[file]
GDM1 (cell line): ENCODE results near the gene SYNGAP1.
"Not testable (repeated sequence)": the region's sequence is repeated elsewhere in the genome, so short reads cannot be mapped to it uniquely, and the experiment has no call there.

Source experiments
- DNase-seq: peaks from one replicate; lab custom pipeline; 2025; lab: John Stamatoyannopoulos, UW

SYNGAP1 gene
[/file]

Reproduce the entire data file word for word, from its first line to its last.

GDM1 (cell line): ENCODE results near the gene SYNGAP1.
"Not testable (repeated sequence)": the region's sequence is repeated elsewhere in the genome, so short reads cannot be mapped to it uniquely, and the experiment has no call there.

Source experiments
- DNase-seq: peaks from one replicate; lab custom pipeline; 2025; lab: John Stamatoyannopoulos, UW

SYNGAP1 gene